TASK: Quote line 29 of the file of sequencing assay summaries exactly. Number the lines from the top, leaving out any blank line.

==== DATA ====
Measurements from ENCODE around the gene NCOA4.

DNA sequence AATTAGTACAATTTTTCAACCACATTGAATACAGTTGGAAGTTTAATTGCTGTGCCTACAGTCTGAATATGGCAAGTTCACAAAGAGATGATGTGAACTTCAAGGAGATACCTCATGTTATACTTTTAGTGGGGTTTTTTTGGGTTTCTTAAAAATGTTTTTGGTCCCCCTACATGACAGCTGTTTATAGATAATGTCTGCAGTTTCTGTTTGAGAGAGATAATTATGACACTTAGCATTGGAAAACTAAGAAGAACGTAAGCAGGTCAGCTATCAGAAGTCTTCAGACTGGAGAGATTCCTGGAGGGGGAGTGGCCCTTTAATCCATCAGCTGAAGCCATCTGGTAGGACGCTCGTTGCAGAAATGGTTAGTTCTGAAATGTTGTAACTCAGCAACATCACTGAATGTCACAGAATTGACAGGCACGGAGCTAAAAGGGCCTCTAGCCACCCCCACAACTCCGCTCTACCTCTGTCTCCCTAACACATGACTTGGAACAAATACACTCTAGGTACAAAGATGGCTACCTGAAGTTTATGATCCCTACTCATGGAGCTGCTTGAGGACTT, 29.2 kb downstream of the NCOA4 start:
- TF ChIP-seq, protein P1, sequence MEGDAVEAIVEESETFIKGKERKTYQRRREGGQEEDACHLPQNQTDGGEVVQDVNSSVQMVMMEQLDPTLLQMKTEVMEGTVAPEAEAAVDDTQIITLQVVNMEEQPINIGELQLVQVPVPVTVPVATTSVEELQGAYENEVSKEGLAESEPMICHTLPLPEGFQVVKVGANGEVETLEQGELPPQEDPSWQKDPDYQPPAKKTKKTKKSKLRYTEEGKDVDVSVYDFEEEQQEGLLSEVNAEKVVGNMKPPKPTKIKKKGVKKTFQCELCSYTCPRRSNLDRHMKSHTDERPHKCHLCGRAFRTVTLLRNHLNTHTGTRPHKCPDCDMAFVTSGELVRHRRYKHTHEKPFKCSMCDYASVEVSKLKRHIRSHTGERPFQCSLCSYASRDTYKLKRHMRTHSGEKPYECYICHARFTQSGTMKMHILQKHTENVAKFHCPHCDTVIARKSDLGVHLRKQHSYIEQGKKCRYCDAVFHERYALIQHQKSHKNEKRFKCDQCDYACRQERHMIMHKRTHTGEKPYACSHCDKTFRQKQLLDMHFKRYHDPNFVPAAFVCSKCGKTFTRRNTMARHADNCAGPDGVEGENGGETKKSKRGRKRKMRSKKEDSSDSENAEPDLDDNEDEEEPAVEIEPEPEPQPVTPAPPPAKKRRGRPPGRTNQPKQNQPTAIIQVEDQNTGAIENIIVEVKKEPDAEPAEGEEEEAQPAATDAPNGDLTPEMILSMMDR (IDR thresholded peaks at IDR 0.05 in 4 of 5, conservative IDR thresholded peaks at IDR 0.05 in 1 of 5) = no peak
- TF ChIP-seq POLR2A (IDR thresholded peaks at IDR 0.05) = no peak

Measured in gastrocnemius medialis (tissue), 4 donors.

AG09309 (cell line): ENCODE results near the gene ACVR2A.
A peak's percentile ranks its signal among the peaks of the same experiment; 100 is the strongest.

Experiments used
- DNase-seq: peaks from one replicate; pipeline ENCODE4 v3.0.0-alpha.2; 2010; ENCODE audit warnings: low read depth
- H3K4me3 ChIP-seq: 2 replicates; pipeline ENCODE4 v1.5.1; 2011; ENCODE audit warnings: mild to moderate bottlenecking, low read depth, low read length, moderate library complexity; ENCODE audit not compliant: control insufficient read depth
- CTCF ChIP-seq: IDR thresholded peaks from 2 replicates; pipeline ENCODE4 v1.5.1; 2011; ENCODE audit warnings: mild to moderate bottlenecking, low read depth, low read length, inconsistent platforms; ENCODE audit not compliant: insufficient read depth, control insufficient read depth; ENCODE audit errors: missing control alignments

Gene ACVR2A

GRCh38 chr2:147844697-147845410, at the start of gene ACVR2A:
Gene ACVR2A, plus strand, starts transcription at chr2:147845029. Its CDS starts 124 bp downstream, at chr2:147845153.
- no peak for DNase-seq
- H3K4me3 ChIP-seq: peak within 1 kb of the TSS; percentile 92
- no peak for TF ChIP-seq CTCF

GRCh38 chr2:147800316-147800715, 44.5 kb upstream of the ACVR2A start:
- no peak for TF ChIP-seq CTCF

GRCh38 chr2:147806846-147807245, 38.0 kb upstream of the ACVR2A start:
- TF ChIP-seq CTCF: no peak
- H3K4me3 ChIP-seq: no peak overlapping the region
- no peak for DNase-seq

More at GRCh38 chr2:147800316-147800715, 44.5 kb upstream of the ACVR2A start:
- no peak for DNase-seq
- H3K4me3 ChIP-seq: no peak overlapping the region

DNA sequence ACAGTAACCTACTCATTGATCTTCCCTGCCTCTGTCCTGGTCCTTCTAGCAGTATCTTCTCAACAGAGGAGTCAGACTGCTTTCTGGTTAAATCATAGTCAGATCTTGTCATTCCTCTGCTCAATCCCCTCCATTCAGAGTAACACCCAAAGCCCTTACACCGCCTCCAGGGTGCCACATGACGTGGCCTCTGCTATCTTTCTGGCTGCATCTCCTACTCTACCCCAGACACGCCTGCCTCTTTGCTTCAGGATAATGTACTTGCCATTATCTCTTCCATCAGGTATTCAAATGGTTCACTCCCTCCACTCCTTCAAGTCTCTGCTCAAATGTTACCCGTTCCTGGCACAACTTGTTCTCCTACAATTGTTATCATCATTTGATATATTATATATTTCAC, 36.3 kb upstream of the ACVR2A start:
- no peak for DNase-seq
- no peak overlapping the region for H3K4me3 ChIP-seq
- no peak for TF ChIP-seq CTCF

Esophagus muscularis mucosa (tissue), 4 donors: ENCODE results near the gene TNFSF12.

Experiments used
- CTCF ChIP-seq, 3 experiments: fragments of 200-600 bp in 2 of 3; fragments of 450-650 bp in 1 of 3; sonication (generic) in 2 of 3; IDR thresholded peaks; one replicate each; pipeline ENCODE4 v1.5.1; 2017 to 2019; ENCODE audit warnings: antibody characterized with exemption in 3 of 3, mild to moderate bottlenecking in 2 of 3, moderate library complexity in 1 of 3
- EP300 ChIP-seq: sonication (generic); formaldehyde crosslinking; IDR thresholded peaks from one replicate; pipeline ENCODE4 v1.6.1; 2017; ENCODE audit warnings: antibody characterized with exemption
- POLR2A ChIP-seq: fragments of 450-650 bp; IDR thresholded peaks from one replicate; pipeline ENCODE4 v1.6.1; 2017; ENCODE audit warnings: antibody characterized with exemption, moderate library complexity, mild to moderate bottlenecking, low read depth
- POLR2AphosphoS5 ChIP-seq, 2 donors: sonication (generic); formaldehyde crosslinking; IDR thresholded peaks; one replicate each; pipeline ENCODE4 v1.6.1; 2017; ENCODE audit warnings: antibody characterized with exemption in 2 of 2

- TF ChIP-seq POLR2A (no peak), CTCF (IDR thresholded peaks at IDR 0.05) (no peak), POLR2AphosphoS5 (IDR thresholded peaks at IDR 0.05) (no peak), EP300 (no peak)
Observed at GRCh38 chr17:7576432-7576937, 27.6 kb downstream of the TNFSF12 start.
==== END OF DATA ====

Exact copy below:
- no peak overlapping the region for H3K4me3 ChIP-seq